The morning sun sneaks a glimpse over the palm trees making the sky run pink.
The wharf is at full capacity with the fishermen preparing their boats for a day on the water. The groundskeepers are raking the white sand on the beaches in rows of perfect arches, getting ready for the hundreds of tourists that flock daily to get their own little taste of paradise.
The mornings on Isla Mujeres are sleepy in comparison to the rustling, busting and extremely hot afternoons. We sit on the jetty surrounded by our equipment and snorkelling gear as our local captain and deckhand arrive. The researchers, volunteers and team members all hobble on board our vessel, weary eyed from the early starts and the long days at sea.
We take off away from land in search of oceanic manta rays.
The boat slices the glassy surface of the crystal clear water that shines so blue. The much desired wind pushes our hair back and relieves us from the early sun.
We are on a research expedition with the Caribbean Manta Project and Manta Trust. Heading out to sea daily in the hope of unlocking some of the many unanswered questions and secrets of the local manta ray population.
The sea surrounding Isla Mujeres is teaming with life, stemming from the nutrient rich up-welling waters.
Manta rays and whale sharks migrate to the area annually between May and September to feast on the abundance of plankton. These waters offer an all-day, everyday buffet similar to those found in the hotels in the nearby tourist-district of Cancun. Except in comparison to the hotels who serve copious amounts of bacon and eggs, these filter feeding giants prefer the smaller of treats- tiny plankton.
Using our new equipment, we collect sea condition and water parameter data. In addition to this, we seize the opportunity and take the plunge into the crystal clear water with the manta rays, in order to take identification pictures.
Manta rays each have a unique pattern of shapes on their bellies that allow us to ID individuals.
These ID pictures are then matched against our current data-base and will help us to determine population dynamics in this particular area.
Getting these pictures sounds easier than it actually is. To get below a large fast swimming manta ray you must first be able to free-dive quickly, swim with speed and be able to hold your breath for a long time. It also helps to be able to predict their behaviour and their movements.
A moment in time
Swimming with mantas is not like being in the water with stingrays.
They differ because their brains are much larger making them the smartest fish in the sea, even above all sharks.
When swimming next to a manta, their eyes place judgment on you and you can feel them analyzing your every move. These intelligent animals are also curious ones who seem to be as inquisitive about us, as we are of them.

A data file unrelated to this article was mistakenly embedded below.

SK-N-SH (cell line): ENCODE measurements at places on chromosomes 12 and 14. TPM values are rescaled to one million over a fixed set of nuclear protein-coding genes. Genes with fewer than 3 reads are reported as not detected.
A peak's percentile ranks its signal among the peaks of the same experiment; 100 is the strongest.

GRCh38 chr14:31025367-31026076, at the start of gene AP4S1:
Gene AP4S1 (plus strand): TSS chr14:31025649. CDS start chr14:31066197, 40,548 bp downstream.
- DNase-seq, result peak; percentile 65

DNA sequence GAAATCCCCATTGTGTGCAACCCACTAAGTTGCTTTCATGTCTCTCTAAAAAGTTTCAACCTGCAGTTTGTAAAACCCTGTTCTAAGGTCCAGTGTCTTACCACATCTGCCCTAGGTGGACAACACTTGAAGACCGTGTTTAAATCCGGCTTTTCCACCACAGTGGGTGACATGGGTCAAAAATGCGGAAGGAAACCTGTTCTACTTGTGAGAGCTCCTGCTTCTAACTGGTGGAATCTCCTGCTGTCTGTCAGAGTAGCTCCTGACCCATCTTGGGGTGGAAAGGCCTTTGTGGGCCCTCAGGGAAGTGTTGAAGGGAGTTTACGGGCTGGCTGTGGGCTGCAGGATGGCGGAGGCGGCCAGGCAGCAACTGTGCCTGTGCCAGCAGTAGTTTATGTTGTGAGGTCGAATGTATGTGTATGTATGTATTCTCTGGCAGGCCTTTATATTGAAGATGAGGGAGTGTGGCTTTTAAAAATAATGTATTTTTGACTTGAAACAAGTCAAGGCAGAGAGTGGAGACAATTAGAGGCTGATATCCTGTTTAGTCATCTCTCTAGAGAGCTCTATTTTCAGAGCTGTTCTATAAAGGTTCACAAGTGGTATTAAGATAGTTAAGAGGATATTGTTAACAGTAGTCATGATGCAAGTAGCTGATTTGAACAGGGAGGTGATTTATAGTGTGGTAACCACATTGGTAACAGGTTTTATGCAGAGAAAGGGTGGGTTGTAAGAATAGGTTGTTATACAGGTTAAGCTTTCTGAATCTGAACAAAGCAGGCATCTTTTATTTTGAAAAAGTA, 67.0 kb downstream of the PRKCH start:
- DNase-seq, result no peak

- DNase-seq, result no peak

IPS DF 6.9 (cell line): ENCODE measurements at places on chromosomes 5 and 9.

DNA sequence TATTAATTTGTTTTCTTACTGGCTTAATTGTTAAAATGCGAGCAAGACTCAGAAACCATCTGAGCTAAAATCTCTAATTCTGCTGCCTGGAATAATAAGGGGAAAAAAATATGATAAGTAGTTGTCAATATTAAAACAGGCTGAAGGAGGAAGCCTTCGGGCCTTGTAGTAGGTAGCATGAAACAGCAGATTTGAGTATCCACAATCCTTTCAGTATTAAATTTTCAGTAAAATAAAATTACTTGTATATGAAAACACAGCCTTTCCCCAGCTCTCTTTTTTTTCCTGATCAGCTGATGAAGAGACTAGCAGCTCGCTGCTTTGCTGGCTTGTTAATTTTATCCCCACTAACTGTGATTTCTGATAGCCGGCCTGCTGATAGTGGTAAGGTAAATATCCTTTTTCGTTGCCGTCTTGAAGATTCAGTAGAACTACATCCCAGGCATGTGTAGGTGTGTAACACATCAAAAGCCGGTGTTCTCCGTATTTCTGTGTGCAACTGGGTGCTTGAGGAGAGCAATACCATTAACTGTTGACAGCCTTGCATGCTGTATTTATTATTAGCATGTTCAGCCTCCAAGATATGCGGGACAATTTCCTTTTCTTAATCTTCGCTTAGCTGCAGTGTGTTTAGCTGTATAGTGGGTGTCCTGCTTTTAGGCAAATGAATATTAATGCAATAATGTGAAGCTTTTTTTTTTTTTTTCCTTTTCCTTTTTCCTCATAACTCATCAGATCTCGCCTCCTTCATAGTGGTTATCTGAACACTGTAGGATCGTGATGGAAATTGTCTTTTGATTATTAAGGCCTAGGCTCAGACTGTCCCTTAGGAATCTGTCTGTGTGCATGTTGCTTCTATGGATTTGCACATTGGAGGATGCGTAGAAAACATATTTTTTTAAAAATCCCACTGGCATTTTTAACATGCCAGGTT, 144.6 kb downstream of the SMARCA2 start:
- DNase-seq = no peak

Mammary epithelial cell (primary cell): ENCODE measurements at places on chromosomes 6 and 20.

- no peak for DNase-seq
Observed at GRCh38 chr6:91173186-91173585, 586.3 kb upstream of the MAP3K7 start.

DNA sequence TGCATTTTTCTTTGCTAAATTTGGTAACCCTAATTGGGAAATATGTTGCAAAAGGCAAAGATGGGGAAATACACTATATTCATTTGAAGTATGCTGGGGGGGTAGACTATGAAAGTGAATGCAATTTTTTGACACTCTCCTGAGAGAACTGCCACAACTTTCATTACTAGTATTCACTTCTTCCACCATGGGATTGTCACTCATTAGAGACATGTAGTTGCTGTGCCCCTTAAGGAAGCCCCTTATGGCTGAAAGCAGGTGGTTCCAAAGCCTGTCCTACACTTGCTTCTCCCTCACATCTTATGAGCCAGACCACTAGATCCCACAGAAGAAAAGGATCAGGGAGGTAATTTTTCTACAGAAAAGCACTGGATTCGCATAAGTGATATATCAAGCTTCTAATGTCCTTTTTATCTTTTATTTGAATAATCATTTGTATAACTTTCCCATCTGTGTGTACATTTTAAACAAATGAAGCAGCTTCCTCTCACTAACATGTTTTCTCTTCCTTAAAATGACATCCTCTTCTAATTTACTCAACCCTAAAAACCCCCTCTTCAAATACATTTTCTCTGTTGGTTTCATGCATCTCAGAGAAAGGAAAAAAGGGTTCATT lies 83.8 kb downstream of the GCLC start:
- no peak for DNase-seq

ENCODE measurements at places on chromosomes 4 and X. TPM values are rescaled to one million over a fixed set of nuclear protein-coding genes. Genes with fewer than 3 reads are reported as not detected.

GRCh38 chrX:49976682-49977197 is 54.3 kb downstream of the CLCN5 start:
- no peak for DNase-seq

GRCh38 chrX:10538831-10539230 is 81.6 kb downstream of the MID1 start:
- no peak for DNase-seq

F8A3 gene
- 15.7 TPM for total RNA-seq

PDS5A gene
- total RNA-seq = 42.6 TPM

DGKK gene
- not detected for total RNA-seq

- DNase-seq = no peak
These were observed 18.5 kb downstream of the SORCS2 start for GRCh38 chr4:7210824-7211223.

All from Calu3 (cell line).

I was alone swimming below a large female trying to get the ID shot. But it didn’t take long for this big beauty to become curious of me and to begin to investigate my behaviour. As I lay below her gazing up at her effortless moves, she stops mid-water to take a closer look. When I could hold my breath for no longer, I am forced to race to the surface to clear my snorkel and gulp for air. I puff with exhaustion but I soon realise she’s not going anywhere. I glide with her on the surface, in-sink with her wing movements, leaving me with a feeling as if time has stopped still.
Swimming with sharks
Manta rays aren’t the only marine animals that are attracted to the nutrient rich waters of Isla Mujeres.
Dolphins leaped joyfully at the bow of our boat, sea turtles mated almost aggressively in the shallow depths, sea birds soared high over the water in search of food and whale sharks swam at the surface with big open mouths.
Whale sharks are the biggest fish in the sea, yet being filter-feeders they primarily eat tiny plankton and fish eggs. While swimming in the water beside these giants and gazing into their eyes, you can feel the immense power they harness in their bodies.
They are enormous animals, yet so calm and gentle.
They feed at the surface by continually opening and closing their mouths which causes a current of water to swirl up the fish eggs before they gulp it down.
Unfortunately, the anthropogenic chaos that surrounds these gentle creatures isn’t totally harmless. Everyday throughout the season an abundance of boats bring in hundreds of eager tourists all excited for a unique chance to snorkel with whale sharks.
It is not yet known the full extent of the consequences from the pressure of the tourism industry on the feeding behaviours and health of the sharks off Isla Mujeres. Recently they have been listed as Endangered under the IUCN threatened species list*, making it more important than ever before to ensure they are protected.
The next step
It is this natural phenomenon of nutrient rich waters that make the aggregations of whale sharks and manta rays in the Caribbean Sea so extremely unique.
This rare and special area needs to be protected to ensure these gentle giants continue to thrive and return annually.
The Caribbean mantas are also thought to be a third putative species, manta birostris sp., which is found nowhere else in the world. There is minimal understanding about the biology, ecology and distribution of this particular population. This means it is vital for us to gain a better understanding of the area and the animals to ensure the implementation of effective management strategies.
We must continue our conservation efforts so we can protect the Caribbean manta rays into the future.